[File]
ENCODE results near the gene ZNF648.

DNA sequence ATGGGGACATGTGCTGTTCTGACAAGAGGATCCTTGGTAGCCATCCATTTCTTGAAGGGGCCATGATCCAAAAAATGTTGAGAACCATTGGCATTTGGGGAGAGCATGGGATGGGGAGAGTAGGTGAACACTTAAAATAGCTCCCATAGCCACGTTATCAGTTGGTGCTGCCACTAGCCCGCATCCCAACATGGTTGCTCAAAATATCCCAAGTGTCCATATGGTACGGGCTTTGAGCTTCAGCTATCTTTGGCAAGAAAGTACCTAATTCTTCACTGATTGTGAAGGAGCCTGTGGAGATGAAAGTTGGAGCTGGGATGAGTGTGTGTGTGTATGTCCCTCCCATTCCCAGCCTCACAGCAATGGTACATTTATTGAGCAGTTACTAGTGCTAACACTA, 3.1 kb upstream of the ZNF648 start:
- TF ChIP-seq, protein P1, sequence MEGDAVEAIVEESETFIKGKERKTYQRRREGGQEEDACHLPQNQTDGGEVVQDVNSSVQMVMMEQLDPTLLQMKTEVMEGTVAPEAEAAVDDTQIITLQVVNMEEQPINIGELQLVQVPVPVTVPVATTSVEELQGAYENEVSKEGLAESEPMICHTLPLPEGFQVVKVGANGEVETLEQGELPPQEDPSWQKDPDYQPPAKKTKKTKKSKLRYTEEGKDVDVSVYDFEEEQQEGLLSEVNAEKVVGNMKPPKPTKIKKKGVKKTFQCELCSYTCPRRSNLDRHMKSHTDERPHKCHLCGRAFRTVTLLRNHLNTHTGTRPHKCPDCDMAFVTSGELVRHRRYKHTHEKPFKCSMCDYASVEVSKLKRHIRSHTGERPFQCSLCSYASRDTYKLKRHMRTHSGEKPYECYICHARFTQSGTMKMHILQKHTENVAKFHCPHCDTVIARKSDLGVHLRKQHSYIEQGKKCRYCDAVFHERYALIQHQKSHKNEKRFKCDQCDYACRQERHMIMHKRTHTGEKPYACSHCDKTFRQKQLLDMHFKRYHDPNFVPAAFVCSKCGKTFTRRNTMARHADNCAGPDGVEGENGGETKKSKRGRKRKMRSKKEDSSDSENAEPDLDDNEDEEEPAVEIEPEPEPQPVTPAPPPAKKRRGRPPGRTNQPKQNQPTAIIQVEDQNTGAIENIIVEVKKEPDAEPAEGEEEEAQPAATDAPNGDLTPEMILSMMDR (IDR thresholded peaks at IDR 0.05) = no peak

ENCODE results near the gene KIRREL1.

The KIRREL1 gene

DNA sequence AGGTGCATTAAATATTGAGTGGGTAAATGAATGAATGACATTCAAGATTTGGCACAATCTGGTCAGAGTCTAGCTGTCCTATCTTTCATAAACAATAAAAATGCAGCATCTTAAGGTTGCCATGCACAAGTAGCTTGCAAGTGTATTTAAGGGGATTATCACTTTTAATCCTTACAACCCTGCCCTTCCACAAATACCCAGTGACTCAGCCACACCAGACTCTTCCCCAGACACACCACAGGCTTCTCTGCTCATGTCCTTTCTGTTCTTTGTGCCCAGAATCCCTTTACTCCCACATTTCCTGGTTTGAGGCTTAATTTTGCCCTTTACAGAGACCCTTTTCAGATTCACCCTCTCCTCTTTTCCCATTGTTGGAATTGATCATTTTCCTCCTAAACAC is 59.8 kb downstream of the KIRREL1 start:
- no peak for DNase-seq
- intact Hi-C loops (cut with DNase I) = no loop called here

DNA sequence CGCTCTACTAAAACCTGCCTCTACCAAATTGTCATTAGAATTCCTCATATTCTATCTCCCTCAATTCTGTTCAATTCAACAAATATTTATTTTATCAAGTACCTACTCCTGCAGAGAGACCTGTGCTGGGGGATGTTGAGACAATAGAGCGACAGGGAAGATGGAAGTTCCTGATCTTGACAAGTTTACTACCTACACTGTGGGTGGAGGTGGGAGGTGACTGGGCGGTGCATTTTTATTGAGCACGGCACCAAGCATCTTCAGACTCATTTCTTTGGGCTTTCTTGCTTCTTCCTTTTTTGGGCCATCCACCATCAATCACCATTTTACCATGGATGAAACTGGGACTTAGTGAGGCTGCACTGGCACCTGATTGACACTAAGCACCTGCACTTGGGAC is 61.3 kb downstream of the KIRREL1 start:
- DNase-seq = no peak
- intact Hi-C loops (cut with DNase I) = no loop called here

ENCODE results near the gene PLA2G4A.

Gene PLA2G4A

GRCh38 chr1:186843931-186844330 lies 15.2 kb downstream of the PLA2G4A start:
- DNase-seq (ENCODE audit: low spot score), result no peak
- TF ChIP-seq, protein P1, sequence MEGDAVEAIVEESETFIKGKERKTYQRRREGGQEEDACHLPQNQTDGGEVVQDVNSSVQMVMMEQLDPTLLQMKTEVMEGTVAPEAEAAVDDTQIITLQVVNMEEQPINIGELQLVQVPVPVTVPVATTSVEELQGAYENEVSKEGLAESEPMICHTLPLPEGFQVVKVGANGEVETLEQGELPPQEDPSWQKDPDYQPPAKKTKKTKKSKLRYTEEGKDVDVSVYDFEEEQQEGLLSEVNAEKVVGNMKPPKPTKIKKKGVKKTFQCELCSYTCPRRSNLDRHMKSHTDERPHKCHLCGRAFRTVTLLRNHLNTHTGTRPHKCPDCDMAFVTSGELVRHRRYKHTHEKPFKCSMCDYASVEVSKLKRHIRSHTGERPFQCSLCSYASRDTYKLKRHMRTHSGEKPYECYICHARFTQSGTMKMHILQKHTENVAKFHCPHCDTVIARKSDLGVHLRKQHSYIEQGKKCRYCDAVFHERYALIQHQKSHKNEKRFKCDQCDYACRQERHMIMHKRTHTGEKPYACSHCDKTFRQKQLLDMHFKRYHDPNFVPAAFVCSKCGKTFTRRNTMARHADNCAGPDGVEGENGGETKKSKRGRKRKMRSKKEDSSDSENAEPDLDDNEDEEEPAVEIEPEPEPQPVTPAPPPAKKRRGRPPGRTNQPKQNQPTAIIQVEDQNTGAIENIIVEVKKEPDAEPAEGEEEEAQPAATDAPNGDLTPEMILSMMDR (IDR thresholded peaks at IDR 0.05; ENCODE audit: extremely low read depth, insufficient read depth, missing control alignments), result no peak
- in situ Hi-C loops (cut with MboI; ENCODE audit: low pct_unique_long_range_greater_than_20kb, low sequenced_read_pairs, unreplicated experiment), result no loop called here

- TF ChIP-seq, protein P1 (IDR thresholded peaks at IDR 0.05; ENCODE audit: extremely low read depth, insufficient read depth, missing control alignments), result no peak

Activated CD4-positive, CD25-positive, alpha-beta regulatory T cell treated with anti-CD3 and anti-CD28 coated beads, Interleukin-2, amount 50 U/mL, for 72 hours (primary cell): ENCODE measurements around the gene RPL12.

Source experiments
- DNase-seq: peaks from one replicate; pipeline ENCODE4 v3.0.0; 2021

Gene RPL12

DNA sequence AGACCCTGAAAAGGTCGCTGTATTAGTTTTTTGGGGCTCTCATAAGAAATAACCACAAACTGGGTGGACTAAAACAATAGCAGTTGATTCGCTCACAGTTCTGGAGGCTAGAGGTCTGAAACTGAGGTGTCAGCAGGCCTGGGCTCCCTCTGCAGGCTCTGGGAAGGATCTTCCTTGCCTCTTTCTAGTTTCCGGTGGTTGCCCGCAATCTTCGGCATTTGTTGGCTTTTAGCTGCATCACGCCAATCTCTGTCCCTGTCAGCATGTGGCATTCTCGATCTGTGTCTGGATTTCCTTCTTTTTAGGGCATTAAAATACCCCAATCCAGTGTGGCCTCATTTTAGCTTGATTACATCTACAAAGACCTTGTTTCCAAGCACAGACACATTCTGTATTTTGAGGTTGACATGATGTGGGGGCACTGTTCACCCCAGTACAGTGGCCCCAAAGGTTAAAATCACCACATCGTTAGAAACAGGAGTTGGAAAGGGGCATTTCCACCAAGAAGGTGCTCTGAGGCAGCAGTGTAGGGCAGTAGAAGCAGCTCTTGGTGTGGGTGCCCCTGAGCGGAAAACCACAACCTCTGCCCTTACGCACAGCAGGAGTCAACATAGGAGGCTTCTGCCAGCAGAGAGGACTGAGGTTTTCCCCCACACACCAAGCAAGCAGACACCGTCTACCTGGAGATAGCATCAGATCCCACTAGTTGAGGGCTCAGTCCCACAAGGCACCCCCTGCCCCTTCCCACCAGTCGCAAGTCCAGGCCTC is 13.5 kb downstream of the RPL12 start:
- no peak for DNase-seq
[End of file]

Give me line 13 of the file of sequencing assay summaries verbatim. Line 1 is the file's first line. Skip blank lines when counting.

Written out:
Gene PLA2G4A